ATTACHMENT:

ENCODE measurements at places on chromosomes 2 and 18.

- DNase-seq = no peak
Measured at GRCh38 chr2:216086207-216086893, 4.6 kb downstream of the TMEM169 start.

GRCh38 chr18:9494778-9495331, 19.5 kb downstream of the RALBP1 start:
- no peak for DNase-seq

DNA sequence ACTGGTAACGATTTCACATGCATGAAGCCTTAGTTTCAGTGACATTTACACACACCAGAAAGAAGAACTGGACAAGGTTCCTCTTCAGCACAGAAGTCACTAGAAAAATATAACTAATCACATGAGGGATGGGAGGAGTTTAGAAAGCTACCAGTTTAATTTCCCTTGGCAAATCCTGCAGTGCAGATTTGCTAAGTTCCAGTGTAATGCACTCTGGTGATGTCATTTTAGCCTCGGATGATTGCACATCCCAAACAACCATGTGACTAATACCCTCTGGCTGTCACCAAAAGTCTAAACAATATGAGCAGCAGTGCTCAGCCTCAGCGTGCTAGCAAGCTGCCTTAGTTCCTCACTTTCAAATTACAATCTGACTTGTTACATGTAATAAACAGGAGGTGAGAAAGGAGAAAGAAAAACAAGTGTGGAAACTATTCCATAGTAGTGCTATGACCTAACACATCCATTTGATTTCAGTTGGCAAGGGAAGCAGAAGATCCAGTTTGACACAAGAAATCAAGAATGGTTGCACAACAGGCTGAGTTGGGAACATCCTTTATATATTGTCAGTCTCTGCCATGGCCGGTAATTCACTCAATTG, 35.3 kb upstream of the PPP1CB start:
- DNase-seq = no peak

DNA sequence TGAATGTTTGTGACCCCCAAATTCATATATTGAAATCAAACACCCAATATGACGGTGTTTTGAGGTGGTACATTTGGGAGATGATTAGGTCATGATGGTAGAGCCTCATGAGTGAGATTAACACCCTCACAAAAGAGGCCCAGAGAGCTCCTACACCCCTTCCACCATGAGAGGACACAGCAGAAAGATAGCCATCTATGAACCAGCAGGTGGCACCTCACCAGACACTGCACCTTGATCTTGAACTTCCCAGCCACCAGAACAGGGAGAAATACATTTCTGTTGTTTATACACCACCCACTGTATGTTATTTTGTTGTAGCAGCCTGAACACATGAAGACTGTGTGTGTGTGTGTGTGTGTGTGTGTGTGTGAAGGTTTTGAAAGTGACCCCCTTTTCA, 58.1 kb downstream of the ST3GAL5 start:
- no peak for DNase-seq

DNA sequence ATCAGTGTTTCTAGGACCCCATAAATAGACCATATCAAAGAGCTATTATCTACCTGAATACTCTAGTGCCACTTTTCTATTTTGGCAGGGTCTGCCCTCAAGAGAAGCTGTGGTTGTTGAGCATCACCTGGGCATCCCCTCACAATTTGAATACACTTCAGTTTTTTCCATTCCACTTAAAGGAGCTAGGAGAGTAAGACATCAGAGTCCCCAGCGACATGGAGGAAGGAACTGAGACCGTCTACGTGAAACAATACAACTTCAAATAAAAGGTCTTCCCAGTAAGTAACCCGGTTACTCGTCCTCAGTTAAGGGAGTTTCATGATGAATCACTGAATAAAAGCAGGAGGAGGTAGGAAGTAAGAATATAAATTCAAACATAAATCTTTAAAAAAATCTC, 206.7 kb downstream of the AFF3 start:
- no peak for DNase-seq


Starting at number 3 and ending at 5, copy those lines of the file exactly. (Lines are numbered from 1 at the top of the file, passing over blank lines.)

Measured at GRCh38 chr2:216086207-216086893, 4.6 kb downstream of the TMEM169 start.

GRCh38 chr18:9494778-9495331, 19.5 kb downstream of the RALBP1 start:
- no peak for DNase-seq